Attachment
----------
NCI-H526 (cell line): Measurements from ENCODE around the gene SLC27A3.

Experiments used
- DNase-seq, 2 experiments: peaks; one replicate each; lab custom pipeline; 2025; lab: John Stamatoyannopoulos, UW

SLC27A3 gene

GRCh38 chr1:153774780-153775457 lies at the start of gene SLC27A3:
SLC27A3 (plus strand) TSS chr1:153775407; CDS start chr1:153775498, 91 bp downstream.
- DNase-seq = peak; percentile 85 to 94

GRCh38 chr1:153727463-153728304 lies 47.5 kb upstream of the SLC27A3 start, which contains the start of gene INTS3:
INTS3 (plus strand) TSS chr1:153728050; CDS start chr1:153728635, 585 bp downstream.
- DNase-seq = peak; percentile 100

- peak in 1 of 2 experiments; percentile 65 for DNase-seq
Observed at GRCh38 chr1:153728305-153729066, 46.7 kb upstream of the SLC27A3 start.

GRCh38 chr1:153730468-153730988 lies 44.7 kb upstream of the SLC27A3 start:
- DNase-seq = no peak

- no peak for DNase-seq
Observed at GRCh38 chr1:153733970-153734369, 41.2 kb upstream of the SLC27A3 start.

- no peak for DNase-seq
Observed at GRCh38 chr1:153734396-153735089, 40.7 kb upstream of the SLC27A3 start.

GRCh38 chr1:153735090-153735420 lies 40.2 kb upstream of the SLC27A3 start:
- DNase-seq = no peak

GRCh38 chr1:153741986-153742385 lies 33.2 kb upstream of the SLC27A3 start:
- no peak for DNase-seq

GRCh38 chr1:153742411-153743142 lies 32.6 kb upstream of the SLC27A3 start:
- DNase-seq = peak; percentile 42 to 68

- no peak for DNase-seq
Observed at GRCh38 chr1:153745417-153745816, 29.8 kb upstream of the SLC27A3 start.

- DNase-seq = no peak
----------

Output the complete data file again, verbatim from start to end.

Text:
NCI-H526 (cell line): Measurements from ENCODE around the gene SLC27A3.

Experiments used
- DNase-seq, 2 experiments: peaks; one replicate each; lab custom pipeline; 2025; lab: John Stamatoyannopoulos, UW

SLC27A3 gene

GRCh38 chr1:153774780-153775457 lies at the start of gene SLC27A3:
SLC27A3 (plus strand) TSS chr1:153775407; CDS start chr1:153775498, 91 bp downstream.
- DNase-seq = peak; percentile 85 to 94

GRCh38 chr1:153727463-153728304 lies 47.5 kb upstream of the SLC27A3 start, which contains the start of gene INTS3:
INTS3 (plus strand) TSS chr1:153728050; CDS start chr1:153728635, 585 bp downstream.
- DNase-seq = peak; percentile 100

- peak in 1 of 2 experiments; percentile 65 for DNase-seq
Observed at GRCh38 chr1:153728305-153729066, 46.7 kb upstream of the SLC27A3 start.

GRCh38 chr1:153730468-153730988 lies 44.7 kb upstream of the SLC27A3 start:
- DNase-seq = no peak

- no peak for DNase-seq
Observed at GRCh38 chr1:153733970-153734369, 41.2 kb upstream of the SLC27A3 start.

- no peak for DNase-seq
Observed at GRCh38 chr1:153734396-153735089, 40.7 kb upstream of the SLC27A3 start.

GRCh38 chr1:153735090-153735420 lies 40.2 kb upstream of the SLC27A3 start:
- DNase-seq = no peak

GRCh38 chr1:153741986-153742385 lies 33.2 kb upstream of the SLC27A3 start:
- no peak for DNase-seq

GRCh38 chr1:153742411-153743142 lies 32.6 kb upstream of the SLC27A3 start:
- DNase-seq = peak; percentile 42 to 68

- no peak for DNase-seq
Observed at GRCh38 chr1:153745417-153745816, 29.8 kb upstream of the SLC27A3 start.

- DNase-seq = no peak